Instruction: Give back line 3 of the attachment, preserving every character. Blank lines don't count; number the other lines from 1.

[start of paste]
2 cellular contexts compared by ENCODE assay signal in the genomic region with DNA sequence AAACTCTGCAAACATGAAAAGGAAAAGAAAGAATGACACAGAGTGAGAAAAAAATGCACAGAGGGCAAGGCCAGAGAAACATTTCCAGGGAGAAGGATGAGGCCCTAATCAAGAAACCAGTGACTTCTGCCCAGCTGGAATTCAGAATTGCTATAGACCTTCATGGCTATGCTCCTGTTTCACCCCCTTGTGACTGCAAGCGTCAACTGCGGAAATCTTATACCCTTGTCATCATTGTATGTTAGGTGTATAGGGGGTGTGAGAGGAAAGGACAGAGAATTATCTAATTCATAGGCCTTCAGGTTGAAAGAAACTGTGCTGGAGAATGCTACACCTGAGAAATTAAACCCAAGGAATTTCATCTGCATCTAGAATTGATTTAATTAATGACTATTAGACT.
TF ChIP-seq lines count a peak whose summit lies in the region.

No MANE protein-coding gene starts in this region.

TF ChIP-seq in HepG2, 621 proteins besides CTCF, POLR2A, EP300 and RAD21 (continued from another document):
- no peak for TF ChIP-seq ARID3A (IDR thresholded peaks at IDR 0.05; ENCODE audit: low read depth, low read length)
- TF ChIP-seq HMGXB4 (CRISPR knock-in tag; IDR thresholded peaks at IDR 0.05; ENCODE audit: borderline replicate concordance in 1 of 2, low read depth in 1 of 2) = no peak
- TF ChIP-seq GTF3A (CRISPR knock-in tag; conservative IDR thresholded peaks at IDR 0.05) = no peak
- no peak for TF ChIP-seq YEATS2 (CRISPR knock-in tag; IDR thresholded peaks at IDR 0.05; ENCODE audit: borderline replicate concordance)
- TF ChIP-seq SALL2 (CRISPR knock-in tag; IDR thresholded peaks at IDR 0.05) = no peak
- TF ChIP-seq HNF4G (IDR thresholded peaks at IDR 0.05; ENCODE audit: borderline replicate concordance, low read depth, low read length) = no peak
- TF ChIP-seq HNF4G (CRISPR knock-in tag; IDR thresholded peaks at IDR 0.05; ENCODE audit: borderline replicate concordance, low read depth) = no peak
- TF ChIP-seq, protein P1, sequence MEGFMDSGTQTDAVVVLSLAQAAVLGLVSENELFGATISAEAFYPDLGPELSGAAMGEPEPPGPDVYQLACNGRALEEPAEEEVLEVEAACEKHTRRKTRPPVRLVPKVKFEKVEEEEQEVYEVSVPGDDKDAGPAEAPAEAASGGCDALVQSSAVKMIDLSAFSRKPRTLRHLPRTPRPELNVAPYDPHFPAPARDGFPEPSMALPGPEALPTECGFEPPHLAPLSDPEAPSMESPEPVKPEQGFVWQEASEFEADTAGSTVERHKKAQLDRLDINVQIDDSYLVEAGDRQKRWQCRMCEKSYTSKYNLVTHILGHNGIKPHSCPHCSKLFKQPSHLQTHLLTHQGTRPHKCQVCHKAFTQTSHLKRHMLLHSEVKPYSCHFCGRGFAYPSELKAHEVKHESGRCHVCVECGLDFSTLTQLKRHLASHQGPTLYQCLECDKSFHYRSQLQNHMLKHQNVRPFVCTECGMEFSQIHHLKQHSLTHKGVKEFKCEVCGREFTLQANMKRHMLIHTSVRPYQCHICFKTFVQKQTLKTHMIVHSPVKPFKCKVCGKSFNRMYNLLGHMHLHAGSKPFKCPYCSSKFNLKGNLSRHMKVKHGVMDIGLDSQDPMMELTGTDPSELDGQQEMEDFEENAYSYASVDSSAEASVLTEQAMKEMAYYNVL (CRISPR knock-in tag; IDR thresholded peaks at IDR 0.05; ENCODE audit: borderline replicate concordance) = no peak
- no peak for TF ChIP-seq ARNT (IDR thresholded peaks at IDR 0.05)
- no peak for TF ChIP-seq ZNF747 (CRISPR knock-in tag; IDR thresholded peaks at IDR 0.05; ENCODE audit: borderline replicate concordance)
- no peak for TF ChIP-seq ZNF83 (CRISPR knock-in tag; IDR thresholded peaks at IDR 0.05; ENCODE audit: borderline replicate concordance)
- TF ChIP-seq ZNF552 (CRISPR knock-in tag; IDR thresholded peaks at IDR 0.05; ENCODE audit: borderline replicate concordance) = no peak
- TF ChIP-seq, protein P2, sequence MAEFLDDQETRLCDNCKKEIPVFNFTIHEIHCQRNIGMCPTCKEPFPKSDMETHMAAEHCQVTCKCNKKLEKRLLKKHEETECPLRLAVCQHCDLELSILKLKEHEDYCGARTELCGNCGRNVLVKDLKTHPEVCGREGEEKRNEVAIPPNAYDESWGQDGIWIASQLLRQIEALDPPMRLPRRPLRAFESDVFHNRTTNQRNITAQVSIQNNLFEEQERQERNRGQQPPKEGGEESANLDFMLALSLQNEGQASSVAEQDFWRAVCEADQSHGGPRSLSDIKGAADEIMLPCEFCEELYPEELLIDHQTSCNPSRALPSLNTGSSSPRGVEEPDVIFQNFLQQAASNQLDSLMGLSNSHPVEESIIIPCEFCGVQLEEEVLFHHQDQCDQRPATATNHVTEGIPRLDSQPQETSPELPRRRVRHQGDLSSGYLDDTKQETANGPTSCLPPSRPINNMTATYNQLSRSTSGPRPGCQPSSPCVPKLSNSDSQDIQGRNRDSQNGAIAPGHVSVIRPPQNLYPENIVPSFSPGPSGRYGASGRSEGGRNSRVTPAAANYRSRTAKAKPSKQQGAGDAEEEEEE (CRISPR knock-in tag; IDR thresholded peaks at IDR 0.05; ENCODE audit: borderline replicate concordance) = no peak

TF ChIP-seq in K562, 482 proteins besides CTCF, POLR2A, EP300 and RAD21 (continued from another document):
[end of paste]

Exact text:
No MANE protein-coding gene starts in this region.